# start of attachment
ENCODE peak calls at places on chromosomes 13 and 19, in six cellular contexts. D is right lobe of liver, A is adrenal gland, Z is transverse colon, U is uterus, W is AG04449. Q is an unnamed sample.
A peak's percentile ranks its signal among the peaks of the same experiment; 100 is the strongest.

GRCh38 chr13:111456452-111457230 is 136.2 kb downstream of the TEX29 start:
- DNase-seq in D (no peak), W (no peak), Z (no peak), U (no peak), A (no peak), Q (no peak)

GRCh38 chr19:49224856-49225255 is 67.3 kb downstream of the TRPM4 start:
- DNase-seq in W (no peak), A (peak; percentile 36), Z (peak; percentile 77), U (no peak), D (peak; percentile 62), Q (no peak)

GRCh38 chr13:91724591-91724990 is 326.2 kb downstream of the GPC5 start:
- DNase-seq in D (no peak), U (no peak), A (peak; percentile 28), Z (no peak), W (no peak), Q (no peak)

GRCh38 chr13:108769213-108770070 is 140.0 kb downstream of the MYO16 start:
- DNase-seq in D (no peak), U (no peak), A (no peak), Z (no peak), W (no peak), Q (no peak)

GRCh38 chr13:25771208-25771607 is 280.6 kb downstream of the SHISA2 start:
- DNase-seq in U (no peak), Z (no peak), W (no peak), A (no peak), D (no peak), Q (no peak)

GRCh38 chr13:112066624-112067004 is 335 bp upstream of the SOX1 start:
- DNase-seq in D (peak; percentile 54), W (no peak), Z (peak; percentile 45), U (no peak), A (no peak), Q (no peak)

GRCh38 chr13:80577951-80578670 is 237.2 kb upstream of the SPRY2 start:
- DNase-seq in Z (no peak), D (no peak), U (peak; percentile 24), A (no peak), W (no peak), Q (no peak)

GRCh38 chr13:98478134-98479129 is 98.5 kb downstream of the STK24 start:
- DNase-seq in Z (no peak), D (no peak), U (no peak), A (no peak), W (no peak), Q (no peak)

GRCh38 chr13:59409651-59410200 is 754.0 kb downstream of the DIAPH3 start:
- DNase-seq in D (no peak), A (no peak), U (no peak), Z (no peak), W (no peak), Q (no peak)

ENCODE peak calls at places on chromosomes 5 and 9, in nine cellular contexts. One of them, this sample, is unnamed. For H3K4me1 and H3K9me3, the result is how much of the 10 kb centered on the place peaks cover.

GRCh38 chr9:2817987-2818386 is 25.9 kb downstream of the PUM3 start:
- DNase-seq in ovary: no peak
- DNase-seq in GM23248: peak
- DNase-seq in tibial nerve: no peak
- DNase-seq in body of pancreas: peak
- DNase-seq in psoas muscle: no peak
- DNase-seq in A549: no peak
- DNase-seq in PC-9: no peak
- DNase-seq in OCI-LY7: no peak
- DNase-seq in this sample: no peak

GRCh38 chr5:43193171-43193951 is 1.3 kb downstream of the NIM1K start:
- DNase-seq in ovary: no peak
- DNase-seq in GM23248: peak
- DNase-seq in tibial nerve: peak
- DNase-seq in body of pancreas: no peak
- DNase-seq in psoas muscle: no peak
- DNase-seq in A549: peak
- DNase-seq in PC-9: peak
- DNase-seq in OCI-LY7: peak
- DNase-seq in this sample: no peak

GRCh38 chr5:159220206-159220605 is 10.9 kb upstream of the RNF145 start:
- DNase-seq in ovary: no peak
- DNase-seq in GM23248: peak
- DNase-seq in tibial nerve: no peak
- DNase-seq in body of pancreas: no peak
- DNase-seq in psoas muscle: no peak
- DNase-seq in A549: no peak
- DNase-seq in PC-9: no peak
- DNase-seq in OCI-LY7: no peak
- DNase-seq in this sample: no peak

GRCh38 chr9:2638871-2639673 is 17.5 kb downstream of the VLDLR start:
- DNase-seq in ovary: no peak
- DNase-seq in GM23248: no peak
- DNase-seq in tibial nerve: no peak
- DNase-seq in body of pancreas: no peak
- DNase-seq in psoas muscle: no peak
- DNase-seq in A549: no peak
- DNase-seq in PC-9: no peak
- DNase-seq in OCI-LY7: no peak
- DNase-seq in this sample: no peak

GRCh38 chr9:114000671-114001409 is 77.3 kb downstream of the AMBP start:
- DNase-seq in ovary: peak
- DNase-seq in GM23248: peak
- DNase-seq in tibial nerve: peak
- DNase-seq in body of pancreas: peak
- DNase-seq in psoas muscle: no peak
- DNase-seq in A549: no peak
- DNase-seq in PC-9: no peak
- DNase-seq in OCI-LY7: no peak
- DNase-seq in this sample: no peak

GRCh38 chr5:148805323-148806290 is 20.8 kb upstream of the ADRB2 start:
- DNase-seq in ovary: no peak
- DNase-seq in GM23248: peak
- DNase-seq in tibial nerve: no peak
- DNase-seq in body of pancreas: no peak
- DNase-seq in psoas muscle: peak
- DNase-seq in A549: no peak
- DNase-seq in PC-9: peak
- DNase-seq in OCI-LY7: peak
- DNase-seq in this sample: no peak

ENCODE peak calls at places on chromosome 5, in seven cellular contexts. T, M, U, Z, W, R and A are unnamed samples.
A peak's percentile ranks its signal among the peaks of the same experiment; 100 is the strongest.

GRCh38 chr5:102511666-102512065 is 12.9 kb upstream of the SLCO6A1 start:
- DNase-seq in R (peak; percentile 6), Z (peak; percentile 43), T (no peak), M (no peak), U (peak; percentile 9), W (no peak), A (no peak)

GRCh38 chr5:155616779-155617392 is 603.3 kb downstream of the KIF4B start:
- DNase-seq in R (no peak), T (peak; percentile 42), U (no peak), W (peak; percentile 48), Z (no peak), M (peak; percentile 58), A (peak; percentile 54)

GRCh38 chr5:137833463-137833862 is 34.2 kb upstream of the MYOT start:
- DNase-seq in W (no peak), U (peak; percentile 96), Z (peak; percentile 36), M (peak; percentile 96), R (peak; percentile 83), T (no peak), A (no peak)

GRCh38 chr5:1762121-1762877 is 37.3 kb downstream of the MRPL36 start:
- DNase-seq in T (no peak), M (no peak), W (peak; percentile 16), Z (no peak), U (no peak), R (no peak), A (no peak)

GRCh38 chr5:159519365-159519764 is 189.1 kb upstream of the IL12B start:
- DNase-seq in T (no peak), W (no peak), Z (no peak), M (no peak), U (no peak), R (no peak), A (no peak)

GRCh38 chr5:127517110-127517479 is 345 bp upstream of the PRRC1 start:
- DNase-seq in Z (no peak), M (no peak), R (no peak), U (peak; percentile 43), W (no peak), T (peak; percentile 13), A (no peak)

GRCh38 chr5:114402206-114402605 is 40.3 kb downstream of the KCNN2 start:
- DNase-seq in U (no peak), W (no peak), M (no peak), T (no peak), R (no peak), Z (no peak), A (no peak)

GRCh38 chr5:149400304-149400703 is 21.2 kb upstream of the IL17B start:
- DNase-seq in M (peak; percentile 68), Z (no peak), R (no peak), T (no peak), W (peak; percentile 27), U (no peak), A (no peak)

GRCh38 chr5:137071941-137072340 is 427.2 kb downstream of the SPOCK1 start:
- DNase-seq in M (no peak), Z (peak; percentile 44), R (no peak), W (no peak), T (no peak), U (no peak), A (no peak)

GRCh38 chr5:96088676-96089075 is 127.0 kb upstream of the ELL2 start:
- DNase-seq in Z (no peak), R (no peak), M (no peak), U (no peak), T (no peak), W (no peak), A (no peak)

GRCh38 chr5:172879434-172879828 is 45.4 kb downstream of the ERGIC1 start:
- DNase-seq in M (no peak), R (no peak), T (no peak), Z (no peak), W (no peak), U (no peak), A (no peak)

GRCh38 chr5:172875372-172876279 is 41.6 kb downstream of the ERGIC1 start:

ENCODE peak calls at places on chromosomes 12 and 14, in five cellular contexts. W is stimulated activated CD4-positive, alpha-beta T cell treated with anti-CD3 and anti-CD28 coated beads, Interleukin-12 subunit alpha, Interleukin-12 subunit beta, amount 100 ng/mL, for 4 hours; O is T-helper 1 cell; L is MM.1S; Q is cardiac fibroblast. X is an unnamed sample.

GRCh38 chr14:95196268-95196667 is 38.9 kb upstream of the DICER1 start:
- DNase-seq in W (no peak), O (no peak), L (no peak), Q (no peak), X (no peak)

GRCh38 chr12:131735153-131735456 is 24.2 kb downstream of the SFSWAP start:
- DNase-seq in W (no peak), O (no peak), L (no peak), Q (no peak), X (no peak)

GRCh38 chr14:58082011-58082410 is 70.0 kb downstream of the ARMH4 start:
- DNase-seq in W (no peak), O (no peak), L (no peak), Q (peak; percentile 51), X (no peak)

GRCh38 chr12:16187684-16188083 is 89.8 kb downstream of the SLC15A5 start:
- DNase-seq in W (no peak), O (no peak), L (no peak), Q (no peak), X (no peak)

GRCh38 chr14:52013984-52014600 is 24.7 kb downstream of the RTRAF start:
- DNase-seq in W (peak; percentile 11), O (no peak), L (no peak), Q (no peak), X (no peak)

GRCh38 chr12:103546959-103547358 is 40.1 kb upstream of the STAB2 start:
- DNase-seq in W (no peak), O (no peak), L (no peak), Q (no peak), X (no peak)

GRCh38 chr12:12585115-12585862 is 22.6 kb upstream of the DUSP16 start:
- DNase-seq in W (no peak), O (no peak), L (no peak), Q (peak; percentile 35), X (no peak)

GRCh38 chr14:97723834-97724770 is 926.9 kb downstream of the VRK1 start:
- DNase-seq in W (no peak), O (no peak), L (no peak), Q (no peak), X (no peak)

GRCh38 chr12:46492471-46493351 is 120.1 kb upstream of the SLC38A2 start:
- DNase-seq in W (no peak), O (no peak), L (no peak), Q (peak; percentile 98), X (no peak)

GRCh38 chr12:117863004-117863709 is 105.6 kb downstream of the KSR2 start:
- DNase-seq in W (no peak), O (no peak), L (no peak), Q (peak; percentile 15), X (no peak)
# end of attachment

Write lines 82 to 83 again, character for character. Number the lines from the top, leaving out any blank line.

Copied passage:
ENCODE peak calls at places on chromosome 5, in seven cellular contexts. T, M, U, Z, W, R and A are unnamed samples.
A peak's percentile ranks its signal among the peaks of the same experiment; 100 is the strongest.